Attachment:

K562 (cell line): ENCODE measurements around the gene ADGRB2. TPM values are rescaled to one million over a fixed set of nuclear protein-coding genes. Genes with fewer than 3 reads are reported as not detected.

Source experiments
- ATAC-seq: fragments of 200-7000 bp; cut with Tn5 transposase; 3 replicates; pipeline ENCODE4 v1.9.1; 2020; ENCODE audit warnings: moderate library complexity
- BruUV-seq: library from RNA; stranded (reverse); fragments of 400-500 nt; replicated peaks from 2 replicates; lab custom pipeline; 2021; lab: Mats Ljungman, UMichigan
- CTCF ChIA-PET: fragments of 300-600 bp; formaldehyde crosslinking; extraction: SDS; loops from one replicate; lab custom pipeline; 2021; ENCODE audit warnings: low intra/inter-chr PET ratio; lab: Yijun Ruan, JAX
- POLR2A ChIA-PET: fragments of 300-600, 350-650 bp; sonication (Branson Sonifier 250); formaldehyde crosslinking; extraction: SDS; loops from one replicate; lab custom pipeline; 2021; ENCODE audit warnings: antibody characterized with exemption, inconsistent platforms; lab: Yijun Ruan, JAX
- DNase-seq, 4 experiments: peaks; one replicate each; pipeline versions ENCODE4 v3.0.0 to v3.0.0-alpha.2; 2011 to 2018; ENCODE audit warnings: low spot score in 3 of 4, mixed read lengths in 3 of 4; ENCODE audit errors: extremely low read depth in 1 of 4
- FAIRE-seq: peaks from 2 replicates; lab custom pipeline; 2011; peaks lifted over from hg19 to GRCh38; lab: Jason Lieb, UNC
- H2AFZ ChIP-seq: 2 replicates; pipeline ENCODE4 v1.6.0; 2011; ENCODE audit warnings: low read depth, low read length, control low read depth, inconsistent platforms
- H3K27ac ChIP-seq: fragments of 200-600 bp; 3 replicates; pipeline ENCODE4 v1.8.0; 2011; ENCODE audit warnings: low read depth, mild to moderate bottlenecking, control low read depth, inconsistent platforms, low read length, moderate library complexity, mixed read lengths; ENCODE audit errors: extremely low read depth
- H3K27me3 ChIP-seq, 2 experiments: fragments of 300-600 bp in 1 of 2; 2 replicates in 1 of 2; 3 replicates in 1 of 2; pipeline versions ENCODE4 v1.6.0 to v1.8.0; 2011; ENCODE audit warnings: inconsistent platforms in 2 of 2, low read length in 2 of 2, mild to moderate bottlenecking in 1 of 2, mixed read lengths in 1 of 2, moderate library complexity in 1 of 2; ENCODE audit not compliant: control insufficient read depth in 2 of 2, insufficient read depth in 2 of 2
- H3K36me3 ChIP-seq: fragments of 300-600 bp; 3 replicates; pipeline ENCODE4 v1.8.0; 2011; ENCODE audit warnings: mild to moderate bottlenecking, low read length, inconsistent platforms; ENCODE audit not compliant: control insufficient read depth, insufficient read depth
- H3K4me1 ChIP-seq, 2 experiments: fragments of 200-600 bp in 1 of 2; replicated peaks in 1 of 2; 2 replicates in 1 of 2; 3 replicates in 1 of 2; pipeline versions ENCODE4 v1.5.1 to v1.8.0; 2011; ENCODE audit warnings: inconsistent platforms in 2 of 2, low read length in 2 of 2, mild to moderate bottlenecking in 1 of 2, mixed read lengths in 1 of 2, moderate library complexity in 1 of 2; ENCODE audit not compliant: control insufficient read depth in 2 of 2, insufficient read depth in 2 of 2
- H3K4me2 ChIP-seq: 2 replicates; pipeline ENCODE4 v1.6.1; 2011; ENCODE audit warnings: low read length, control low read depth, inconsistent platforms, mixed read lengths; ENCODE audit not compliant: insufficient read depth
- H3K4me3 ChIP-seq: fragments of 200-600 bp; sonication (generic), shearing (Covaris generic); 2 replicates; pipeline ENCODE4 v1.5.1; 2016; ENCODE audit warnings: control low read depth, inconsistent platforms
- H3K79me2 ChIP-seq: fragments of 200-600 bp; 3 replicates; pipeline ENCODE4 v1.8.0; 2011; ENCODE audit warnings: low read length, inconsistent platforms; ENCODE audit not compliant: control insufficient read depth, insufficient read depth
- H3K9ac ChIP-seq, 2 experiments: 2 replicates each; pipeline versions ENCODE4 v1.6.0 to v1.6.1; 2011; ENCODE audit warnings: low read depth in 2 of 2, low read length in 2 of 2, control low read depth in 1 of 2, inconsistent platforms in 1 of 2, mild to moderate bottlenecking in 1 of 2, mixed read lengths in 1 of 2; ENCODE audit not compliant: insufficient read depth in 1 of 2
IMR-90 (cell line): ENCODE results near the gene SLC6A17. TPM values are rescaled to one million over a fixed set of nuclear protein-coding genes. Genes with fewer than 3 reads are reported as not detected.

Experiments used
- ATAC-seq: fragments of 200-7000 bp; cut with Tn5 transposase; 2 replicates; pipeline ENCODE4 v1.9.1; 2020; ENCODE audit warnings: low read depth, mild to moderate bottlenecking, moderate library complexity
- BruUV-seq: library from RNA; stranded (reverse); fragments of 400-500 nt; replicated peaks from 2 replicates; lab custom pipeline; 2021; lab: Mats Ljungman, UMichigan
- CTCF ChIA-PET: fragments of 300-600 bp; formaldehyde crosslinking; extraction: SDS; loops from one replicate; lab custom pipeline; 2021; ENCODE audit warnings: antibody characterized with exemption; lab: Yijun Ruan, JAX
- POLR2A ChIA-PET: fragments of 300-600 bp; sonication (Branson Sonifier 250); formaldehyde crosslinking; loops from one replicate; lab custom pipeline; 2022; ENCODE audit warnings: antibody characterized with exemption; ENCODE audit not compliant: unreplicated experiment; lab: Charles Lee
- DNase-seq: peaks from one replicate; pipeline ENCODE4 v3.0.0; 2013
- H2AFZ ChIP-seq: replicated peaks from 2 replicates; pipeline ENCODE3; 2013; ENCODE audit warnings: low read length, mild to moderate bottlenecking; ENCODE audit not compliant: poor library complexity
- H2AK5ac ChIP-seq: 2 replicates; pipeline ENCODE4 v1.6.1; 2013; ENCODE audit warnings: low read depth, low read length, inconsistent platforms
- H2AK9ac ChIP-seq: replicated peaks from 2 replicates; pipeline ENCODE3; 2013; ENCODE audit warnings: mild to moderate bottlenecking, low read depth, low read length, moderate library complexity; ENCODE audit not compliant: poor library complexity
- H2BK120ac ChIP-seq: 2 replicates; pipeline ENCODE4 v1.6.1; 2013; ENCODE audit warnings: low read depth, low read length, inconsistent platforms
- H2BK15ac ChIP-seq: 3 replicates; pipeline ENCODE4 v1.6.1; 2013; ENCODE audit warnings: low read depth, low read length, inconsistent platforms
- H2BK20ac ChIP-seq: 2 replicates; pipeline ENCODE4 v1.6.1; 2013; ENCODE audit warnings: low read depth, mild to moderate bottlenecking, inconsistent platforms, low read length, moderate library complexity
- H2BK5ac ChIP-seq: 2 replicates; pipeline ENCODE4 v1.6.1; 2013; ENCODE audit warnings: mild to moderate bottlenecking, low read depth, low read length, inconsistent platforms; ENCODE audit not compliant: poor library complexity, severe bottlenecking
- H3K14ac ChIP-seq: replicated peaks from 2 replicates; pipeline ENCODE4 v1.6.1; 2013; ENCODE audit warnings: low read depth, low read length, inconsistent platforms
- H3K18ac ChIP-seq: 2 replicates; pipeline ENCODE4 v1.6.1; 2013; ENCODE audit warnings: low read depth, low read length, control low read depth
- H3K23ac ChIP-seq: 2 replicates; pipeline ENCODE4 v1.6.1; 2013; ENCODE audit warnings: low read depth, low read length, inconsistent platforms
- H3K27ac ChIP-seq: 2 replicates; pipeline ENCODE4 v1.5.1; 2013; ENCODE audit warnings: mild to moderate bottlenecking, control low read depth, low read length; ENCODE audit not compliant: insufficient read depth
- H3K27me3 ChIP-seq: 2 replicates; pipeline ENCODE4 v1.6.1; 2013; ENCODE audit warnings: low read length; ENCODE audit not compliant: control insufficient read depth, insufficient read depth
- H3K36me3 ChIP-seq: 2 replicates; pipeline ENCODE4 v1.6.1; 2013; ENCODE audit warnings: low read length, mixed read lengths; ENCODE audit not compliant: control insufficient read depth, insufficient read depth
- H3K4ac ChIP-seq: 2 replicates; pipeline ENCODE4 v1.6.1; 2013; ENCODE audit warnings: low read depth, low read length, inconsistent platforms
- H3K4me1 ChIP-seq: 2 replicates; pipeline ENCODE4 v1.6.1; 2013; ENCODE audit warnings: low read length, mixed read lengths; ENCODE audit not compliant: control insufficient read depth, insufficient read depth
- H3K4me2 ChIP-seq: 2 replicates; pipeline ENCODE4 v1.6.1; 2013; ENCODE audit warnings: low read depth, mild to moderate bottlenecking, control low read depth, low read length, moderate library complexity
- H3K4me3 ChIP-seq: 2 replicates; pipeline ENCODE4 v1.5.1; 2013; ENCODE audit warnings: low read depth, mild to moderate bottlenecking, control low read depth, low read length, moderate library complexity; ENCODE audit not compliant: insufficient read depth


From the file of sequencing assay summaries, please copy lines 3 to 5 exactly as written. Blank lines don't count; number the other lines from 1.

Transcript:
- ATAC-seq: fragments of 200-7000 bp; cut with Tn5 transposase; 3 replicates; pipeline ENCODE4 v1.9.1; 2020; ENCODE audit warnings: moderate library complexity
- BruUV-seq: library from RNA; stranded (reverse); fragments of 400-500 nt; replicated peaks from 2 replicates; lab custom pipeline; 2021; lab: Mats Ljungman, UMichigan
- CTCF ChIA-PET: fragments of 300-600 bp; formaldehyde crosslinking; extraction: SDS; loops from one replicate; lab custom pipeline; 2021; ENCODE audit warnings: low intra/inter-chr PET ratio; lab: Yijun Ruan, JAX